The doctor will:
- Examine and test the child for other physical abnormalities of the kidneys, bones of the face, skull, and facial nerve
- Ask if you have a family history of abnormal-shaped ears
To determine whether the pinna is abnormal, the doctor will take a series of measurements with a tape measure. Other parts of the body will also be measured, including the eyes, hands, and feet.
All newborns should have a hearing test. A child with pinna abnormalities should also have a hearing test. Examinations for any changes in mental development may be performed as the child grows. Genetic testing may also be done.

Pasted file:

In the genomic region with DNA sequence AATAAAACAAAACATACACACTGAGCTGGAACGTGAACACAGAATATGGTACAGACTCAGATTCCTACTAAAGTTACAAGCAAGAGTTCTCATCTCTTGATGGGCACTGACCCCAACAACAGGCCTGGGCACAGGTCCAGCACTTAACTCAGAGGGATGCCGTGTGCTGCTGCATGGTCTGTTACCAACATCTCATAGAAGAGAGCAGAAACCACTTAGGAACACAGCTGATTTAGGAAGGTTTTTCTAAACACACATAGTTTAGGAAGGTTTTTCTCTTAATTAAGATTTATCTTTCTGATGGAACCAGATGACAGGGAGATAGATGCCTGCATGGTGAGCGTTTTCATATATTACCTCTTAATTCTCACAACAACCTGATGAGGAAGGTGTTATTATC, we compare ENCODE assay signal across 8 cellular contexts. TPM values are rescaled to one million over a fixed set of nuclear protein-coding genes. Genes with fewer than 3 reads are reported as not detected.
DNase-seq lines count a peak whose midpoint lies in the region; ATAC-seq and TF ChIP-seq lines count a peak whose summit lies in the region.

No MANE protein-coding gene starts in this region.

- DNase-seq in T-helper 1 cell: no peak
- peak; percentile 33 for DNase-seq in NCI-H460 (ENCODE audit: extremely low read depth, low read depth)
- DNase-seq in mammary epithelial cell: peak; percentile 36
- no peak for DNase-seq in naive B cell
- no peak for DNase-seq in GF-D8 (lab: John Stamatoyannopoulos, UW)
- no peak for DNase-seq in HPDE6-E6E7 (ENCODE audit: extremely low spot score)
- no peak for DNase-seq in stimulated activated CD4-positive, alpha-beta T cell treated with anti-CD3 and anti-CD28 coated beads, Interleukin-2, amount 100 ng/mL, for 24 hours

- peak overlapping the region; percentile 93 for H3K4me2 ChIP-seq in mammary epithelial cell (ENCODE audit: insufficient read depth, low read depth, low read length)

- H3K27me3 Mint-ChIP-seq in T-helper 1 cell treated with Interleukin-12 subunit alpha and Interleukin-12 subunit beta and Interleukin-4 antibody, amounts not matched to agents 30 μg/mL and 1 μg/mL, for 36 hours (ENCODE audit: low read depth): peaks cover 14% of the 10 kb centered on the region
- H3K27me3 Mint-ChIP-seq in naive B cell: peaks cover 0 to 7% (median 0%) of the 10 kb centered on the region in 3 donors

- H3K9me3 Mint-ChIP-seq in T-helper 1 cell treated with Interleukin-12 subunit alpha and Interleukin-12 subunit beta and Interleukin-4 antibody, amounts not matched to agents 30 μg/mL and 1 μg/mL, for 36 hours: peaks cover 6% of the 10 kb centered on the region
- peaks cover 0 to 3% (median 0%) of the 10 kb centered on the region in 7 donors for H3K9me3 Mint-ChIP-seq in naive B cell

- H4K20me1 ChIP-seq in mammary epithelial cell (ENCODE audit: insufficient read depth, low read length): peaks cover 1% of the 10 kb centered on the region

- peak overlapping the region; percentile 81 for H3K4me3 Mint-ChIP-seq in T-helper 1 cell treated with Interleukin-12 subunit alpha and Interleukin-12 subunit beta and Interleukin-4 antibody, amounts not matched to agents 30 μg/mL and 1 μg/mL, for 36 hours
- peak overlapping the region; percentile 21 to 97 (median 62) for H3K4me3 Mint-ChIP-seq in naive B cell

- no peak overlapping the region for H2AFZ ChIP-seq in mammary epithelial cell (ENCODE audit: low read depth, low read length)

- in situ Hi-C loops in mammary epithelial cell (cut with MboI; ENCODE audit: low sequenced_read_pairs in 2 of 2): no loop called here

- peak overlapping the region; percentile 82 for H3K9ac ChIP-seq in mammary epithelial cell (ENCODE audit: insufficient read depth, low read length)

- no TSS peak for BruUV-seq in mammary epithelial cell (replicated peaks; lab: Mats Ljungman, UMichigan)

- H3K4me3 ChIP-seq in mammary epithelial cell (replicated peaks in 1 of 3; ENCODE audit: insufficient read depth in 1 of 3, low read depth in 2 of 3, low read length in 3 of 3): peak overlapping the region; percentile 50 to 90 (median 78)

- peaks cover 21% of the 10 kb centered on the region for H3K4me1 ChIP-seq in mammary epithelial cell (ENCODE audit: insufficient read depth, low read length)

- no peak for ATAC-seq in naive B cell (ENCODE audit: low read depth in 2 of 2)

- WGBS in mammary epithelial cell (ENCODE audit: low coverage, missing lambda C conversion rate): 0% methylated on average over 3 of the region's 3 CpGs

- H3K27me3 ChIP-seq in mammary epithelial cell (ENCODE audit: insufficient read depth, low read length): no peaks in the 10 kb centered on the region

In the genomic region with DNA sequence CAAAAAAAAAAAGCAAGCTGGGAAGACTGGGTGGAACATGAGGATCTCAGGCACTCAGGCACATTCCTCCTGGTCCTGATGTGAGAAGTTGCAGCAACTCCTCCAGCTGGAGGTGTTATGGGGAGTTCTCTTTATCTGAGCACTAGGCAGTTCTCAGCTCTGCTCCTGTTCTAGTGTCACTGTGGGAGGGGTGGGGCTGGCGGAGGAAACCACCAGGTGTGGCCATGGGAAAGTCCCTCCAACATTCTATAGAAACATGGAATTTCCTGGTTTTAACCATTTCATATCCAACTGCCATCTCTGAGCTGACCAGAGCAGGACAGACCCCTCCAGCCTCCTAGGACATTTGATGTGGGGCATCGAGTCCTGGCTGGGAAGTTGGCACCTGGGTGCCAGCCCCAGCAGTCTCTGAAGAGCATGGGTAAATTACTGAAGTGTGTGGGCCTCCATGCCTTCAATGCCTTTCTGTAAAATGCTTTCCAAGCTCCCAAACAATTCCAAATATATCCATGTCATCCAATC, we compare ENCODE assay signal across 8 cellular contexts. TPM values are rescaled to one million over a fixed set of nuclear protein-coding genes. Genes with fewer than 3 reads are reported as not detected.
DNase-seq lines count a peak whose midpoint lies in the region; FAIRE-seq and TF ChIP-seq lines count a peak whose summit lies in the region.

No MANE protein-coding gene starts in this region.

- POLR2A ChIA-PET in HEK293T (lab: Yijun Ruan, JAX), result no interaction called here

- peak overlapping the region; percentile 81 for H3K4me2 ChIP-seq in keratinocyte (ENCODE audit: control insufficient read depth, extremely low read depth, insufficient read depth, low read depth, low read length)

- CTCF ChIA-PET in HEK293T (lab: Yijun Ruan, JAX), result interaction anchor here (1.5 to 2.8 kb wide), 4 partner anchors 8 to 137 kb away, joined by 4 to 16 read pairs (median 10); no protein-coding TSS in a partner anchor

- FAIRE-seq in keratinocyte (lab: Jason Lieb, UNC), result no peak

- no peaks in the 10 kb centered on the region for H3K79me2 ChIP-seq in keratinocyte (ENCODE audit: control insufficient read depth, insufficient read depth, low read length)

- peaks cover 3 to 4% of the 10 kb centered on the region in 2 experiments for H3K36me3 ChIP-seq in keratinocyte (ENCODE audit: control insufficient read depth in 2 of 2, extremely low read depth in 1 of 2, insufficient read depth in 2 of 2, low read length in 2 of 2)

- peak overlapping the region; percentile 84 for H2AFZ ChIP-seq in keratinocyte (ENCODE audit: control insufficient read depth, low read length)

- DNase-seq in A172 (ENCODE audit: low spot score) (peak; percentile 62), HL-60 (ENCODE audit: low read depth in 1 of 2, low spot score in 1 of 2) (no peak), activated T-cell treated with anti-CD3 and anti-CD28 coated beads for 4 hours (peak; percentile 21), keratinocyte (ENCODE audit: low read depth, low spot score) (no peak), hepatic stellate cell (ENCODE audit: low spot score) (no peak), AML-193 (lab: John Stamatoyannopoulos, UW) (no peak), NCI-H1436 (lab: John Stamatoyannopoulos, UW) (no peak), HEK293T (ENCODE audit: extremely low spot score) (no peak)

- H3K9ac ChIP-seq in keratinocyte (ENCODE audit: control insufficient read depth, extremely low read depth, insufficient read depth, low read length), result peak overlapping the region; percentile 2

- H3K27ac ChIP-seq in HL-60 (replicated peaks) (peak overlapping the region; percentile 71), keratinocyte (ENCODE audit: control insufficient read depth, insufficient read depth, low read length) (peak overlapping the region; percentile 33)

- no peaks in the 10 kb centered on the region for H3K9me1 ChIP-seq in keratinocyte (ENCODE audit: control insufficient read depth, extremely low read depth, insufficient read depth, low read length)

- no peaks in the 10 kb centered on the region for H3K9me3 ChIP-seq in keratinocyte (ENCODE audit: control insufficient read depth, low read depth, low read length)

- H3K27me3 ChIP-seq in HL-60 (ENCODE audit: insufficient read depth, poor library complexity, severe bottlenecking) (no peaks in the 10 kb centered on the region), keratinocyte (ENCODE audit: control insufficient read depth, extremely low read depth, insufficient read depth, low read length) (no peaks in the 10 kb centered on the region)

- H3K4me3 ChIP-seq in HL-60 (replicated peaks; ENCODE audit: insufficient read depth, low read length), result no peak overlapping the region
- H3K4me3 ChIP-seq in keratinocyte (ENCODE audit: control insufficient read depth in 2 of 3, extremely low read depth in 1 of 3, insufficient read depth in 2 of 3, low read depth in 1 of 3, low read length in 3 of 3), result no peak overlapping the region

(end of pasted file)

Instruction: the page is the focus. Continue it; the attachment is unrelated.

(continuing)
Generally, no treatment is needed for pinna abnormalities because they do not affect hearing. However, sometimes cosmetic surgery is recommended.
- Skin tags may be tied off, unless there is cartilage in them. In that case, surgery is needed to remove them.
- Ears that are prominent or that stick out may be treated for cosmetic reasons. During the newborn period, a small framework may be attached using tape or Steri-Strips. The child wears this framework for several months. Surgery to correct the ears cannot be done until the child is 5 years old.
More severe abnormalities may require surgery for appearance or cosmetic reasons, as well as for function. They usually are done in several stages to create and attach a new ear.